Data Brief | No 119 | May 2022

Illinois Residents Experience Difficulty Estimating the Cost and Quality of Care; Express Bipartisan Support for Government Action

A survey of over 1,000 Illinois adults, conducted from December 23, 2021 to January 2, 2022, explored residents’ opinions about healthcare price and quality information.1,2 This data brief presents findings on Illinois respondents’ ability to navigate price and quality information, views on the tradeoffs between healthcare prices and quality and support for transparency-related policy strategies across party lines.

Difficulty Determining the Cost of Care

Roughly half (51%) of Illinois respondents are “very” or “extremely” confident they can find the price of a healthcare service ahead of time. However, 71% of respondents report actually seeking the price of services in the prior 12 months.

More than half attempted to determine the out-of-pocket cost for a prescription drug (57%) and/or dental care (52%) (see Figure 1). Respondents less frequently attempted to determine the price of primary care (46%), specialist appointments (45%) and medical tests (45%) and were least likely to search for the price of a hospital stay (37%) and home healthcare services (36%). Notably, more than 1 in 3 sought hospital or home care pricing information.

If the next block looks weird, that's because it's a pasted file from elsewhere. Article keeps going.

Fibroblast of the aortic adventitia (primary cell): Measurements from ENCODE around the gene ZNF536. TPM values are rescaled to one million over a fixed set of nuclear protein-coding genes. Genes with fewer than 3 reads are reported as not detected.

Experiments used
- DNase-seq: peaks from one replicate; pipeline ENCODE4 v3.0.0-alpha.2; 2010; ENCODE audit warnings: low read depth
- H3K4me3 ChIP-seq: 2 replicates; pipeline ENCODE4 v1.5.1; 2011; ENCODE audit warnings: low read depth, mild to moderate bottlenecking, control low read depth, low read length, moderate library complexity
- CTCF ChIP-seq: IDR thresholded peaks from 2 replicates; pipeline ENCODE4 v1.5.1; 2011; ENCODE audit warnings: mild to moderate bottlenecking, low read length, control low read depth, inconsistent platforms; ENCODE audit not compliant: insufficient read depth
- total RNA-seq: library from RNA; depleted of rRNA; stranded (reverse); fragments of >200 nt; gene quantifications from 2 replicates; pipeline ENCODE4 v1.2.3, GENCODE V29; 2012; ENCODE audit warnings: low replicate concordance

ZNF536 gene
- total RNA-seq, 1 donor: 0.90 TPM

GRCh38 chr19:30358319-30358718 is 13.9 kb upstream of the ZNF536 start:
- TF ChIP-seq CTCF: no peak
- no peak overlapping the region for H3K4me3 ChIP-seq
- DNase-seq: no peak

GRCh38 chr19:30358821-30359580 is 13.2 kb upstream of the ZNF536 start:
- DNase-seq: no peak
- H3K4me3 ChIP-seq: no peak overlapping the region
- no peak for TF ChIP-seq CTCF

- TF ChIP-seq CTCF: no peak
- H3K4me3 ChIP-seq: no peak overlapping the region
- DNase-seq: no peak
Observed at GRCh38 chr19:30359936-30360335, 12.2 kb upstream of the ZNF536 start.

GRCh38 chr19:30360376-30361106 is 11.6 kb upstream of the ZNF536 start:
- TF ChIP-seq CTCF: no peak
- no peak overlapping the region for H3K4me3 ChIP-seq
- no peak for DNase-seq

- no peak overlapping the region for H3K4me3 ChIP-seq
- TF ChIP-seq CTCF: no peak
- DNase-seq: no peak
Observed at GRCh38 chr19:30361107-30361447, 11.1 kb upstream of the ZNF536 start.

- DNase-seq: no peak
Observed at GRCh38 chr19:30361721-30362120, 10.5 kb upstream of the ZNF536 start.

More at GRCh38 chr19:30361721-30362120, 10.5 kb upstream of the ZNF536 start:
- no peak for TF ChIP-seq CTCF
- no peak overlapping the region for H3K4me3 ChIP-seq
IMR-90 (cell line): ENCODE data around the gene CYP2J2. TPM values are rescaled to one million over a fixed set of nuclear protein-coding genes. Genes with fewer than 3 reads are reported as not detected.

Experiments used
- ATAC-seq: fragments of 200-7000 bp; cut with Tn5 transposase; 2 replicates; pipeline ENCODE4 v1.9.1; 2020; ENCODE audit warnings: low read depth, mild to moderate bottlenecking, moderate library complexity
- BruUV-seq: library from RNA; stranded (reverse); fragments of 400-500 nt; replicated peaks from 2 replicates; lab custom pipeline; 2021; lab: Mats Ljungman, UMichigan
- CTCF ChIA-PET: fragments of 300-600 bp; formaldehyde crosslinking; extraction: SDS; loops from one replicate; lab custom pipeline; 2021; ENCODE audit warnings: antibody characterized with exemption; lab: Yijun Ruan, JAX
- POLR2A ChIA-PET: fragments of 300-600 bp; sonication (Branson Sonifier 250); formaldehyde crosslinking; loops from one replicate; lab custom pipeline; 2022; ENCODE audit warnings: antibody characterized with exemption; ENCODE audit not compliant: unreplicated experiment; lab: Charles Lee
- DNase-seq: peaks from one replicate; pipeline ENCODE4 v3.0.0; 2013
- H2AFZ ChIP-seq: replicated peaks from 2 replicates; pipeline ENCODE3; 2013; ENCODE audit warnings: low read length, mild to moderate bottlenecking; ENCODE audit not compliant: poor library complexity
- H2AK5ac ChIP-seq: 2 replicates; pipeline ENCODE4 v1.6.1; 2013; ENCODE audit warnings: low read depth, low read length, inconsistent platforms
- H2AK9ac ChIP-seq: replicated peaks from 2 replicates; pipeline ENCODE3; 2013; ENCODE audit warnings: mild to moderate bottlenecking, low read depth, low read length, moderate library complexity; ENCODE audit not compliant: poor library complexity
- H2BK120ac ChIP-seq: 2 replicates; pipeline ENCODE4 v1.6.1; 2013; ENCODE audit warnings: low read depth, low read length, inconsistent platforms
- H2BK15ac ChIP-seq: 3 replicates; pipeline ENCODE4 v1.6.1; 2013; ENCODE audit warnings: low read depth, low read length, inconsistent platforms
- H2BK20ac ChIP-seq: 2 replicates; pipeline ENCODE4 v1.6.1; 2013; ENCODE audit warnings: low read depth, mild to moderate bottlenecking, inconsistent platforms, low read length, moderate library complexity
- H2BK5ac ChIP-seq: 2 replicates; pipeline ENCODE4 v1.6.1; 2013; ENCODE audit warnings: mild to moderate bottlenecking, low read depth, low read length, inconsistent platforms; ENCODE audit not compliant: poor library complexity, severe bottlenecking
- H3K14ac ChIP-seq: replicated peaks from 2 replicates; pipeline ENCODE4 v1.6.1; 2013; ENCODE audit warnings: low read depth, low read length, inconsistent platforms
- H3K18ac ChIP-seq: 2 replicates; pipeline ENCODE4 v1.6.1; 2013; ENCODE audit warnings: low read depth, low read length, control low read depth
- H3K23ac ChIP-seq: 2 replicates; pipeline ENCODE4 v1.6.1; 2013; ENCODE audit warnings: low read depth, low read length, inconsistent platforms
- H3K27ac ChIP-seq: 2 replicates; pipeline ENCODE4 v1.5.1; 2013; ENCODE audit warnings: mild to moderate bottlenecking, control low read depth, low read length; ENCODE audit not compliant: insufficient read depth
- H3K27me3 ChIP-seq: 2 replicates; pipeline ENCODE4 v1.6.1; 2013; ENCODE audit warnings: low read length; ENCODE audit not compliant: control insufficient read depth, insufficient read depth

Of those who reported seeking prices to compare two or more healthcare providers, 82% were successful.

DB 119 Figure 1.png

Difficulty Determining the Quality of Care